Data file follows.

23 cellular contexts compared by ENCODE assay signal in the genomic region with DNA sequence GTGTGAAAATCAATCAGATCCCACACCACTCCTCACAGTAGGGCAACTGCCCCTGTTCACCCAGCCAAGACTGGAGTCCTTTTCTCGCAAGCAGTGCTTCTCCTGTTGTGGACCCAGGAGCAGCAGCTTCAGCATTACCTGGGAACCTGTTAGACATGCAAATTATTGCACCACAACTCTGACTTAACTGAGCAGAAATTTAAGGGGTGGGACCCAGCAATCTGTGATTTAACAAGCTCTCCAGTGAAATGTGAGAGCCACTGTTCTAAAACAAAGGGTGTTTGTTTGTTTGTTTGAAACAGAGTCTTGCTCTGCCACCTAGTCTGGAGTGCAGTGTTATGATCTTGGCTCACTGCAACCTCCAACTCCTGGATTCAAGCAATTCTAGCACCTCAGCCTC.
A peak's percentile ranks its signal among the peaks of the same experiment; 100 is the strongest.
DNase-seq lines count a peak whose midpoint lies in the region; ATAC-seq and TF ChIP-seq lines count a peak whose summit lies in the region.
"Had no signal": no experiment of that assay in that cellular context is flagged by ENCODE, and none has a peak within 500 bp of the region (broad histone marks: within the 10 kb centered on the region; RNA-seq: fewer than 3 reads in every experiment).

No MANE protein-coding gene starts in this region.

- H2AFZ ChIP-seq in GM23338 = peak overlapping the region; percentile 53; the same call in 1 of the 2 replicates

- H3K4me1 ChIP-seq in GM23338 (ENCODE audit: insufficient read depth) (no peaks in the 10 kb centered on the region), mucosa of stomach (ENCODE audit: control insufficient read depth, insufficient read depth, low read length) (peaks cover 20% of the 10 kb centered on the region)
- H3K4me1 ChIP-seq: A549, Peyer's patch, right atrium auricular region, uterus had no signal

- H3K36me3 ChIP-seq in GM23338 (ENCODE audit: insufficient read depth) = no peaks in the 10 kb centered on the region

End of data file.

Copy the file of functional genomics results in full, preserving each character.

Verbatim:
23 cellular contexts compared by ENCODE assay signal in the genomic region with DNA sequence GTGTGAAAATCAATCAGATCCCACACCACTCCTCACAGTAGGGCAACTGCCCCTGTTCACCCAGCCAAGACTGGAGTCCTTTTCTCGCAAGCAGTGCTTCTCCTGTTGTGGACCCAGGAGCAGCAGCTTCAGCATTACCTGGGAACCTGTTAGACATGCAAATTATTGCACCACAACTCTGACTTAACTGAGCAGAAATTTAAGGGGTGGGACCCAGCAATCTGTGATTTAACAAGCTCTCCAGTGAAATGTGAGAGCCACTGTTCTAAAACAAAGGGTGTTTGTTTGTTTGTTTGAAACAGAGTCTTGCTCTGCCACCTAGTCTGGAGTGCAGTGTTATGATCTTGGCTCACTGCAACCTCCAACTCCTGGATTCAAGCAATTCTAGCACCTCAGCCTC.
A peak's percentile ranks its signal among the peaks of the same experiment; 100 is the strongest.
DNase-seq lines count a peak whose midpoint lies in the region; ATAC-seq and TF ChIP-seq lines count a peak whose summit lies in the region.
"Had no signal": no experiment of that assay in that cellular context is flagged by ENCODE, and none has a peak within 500 bp of the region (broad histone marks: within the 10 kb centered on the region; RNA-seq: fewer than 3 reads in every experiment).

No MANE protein-coding gene starts in this region.

- H2AFZ ChIP-seq in GM23338 = peak overlapping the region; percentile 53; the same call in 1 of the 2 replicates

- H3K4me1 ChIP-seq in GM23338 (ENCODE audit: insufficient read depth) (no peaks in the 10 kb centered on the region), mucosa of stomach (ENCODE audit: control insufficient read depth, insufficient read depth, low read length) (peaks cover 20% of the 10 kb centered on the region)
- H3K4me1 ChIP-seq: A549, Peyer's patch, right atrium auricular region, uterus had no signal

- H3K36me3 ChIP-seq in GM23338 (ENCODE audit: insufficient read depth) = no peaks in the 10 kb centered on the region